Products and Library
|Monthly Mean SST of MTSAT-1R|
Sea Surface Temperature (SST) is important information for meteorological
services and fishery since it represents ocean currents and ocean fronts,
and is closely related to the generation of clouds and sea fog in coastal
areas and over the ocean. Grid-point values of SST are calculated every
three hours from MTSAT-1R imagery in the area from 60° N to 60°
S and from 80° E to 160° W with a 0.25-degree square mesh using
the Multi-channel SST (MCSST) retrieval algorithm (McClain, E.P., 1981)
modified for MTSAT-1R.
The SST grid-point values are sent to JMA Headquarters, where they are operationally used for issuing information on oceanographic and climatological monitoring.
The terrestrial radiation emitted in the spectrum 10-12 µm is observed
by MTSAT-1R as infrared imagery, and provides information on the temperature
of the underlying surface and/or clouds. In this region, most of the radiation
originated from the Earth's surface and/or clouds toward satellites is
not greatly modified by the atmosphere. The region is known as the atmospheric window since the atmospheric absorption in it is small. The brightness temperature
in the spectral band of 10.3-12.5 microms is used for SST estimation, and
is slightly attenuated due to the absorption of atmospheric constituents
such as H2O, O3 and CO2. In this regard, it is necessary to correct atmospheric absorption to
estimate SST precisely.
The infrared band of MTSAT-1R's JAMI is divided into two channels, namely IR1 and IR2, which are known as split-window channels. The brightness temperatures in these channels are differently observed according to variations in absorption efficiency. The brightness temperature difference can be used for atmospheric correction since the attenuation of brightness temperature is almost linearly related to such variations. SST is calculated using the brightness temperature of IR1 and the difference in the brightness temperatures of IR1 and IR2 taking into account the satellite zenith angle using multiple linear regression.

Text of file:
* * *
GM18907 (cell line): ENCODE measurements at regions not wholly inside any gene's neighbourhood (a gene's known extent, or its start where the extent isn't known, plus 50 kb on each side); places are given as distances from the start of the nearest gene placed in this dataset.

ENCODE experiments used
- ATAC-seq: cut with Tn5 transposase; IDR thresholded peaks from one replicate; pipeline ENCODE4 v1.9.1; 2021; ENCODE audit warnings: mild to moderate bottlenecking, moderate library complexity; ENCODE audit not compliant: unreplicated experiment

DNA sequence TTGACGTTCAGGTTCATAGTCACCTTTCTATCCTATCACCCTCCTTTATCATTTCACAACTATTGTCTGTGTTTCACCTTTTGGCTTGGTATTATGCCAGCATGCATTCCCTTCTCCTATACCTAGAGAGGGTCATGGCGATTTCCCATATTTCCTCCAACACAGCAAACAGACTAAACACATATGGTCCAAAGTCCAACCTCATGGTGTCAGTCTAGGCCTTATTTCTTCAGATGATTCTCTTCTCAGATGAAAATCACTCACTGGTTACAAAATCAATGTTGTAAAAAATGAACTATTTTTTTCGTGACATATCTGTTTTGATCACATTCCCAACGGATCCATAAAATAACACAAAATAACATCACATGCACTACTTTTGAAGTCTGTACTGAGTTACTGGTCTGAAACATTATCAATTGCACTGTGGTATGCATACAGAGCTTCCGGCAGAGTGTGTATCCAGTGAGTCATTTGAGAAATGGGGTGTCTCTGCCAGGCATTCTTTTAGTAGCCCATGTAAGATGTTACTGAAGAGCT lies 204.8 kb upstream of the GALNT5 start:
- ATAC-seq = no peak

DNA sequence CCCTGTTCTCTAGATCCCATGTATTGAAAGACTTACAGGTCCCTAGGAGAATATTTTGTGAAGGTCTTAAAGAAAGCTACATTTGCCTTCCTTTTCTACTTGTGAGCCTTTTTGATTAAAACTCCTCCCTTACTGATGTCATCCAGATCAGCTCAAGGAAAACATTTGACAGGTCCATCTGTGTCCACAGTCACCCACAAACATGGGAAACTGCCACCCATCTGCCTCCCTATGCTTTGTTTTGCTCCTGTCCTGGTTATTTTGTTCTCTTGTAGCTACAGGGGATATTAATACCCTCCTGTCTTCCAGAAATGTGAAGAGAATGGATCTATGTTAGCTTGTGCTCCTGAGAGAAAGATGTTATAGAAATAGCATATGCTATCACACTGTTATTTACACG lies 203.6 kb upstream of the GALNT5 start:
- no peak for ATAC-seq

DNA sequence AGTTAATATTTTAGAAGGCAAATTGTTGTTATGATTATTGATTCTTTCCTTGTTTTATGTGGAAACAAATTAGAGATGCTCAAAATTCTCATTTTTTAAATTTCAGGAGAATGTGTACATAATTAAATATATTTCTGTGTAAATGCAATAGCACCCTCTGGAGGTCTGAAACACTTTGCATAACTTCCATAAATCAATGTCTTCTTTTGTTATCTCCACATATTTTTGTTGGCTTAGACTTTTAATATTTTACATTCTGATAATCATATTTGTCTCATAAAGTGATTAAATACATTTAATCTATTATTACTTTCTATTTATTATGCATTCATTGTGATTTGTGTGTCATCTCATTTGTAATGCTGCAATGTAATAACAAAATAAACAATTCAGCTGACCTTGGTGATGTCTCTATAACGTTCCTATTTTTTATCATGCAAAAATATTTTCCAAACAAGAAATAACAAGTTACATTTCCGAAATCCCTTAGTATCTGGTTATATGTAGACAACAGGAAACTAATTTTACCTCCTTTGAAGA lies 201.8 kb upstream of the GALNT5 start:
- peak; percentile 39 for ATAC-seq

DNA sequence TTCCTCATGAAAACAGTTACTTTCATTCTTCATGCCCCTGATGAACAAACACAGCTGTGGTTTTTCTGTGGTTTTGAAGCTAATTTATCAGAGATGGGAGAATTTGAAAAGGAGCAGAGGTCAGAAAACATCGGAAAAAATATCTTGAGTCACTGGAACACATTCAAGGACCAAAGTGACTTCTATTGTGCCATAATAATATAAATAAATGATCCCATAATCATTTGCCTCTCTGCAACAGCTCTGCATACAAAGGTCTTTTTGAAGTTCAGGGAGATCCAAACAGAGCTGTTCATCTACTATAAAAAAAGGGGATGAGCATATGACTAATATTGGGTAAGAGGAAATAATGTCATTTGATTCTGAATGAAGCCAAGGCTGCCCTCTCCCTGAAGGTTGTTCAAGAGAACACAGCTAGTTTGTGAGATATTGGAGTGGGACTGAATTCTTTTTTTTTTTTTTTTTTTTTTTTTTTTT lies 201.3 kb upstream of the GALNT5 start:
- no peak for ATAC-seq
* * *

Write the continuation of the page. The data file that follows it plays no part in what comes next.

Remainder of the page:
SST is calculated using the MCSST algorithm, which involves three processes: (1) cloud filtering; (2) SST calculation; and (3) quality check and mapping charts.
In cloud-contaminated areas, SST is estimated less because clouds cover
the sea surface and the radiation from the colder tops of clouds is significant.
SST is therefore calculated in cloud-free areas where the sea surface is
visible, and cloud-free pixels are discriminated from MTSAT-1R imagery
with the original resolution using a cloud-filtering algorithm.
In this algorithm, the threshold levels for the brightness temperature of IR1 and the brightness temperature difference between IR1 and IR2 are established to enable discrimination of cloud-free pixels.
The visible channel of JAMI is also used for cloud filtering during the day.
SST is calculated from the brightness temperatures of IR1 and IR2 in cloud-free pixels using the following equation of the MCSST retrieval algorithm:
SST= a · T11 +b (T11-T12) +c (T11-T12) · (sec θ -1)+d
where T11 is the brightness temperature of IR1 at 10.3-11.3 µm, T12 is the brightness temperature of IR2 at 11.5-12.5 µm, θ is the satellite zenith angle, and a, b, c and d are coefficients of the multiple linear regression. These coefficients are determined twice a day from simulated brightness temperatures of IR1 and IR2, which are derived in advance by radiative transfer calculation (MODTRAN) using JMA Numerical Weather Prediction (NWP) atmospheric profiles, to get rid of the regional and seasonal biases. The coefficients are therefore changed every day.
In order to eliminate unreasonable values, the calculated SST is compared with climatological values and JMA's headquarters' analysis SST data as a quality check. The mean of the reasonable values is calculated every three hours for each 0.25-degree square in latitude and longitude, and is used to represent the SST within that area.
The satellite-derived SST is regularly compared with SST measured by buoys in the MTSAT-1R coverage area. The root-mean-square error of SST is between 0.8 and 1.2 K and the bias is within ±0.5 K.
At the MSC, the quality of meteorological products including MTSAT-1R's SST, is regularly checked.